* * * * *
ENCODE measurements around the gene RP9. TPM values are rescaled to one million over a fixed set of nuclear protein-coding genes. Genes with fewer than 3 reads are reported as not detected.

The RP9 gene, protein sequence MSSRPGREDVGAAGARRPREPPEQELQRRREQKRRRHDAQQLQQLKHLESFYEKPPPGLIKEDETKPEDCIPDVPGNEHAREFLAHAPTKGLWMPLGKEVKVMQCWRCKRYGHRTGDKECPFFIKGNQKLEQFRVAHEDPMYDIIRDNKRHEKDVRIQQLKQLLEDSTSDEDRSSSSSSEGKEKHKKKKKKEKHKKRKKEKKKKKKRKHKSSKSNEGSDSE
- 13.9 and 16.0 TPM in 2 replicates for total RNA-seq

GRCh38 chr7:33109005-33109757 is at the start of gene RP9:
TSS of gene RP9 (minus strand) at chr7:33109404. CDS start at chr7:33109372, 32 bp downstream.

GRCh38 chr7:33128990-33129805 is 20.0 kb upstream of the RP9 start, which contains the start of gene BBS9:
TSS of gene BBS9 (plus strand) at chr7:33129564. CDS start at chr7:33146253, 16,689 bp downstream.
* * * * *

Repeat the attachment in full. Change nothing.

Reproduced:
ENCODE measurements around the gene RP9. TPM values are rescaled to one million over a fixed set of nuclear protein-coding genes. Genes with fewer than 3 reads are reported as not detected.

The RP9 gene, protein sequence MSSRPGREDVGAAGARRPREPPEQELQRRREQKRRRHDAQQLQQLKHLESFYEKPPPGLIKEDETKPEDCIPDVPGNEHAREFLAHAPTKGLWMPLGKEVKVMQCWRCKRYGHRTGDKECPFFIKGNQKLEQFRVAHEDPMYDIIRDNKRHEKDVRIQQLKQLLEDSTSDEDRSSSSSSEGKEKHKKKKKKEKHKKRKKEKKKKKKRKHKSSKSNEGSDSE
- 13.9 and 16.0 TPM in 2 replicates for total RNA-seq

GRCh38 chr7:33109005-33109757 is at the start of gene RP9:
TSS of gene RP9 (minus strand) at chr7:33109404. CDS start at chr7:33109372, 32 bp downstream.

GRCh38 chr7:33128990-33129805 is 20.0 kb upstream of the RP9 start, which contains the start of gene BBS9:
TSS of gene BBS9 (plus strand) at chr7:33129564. CDS start at chr7:33146253, 16,689 bp downstream.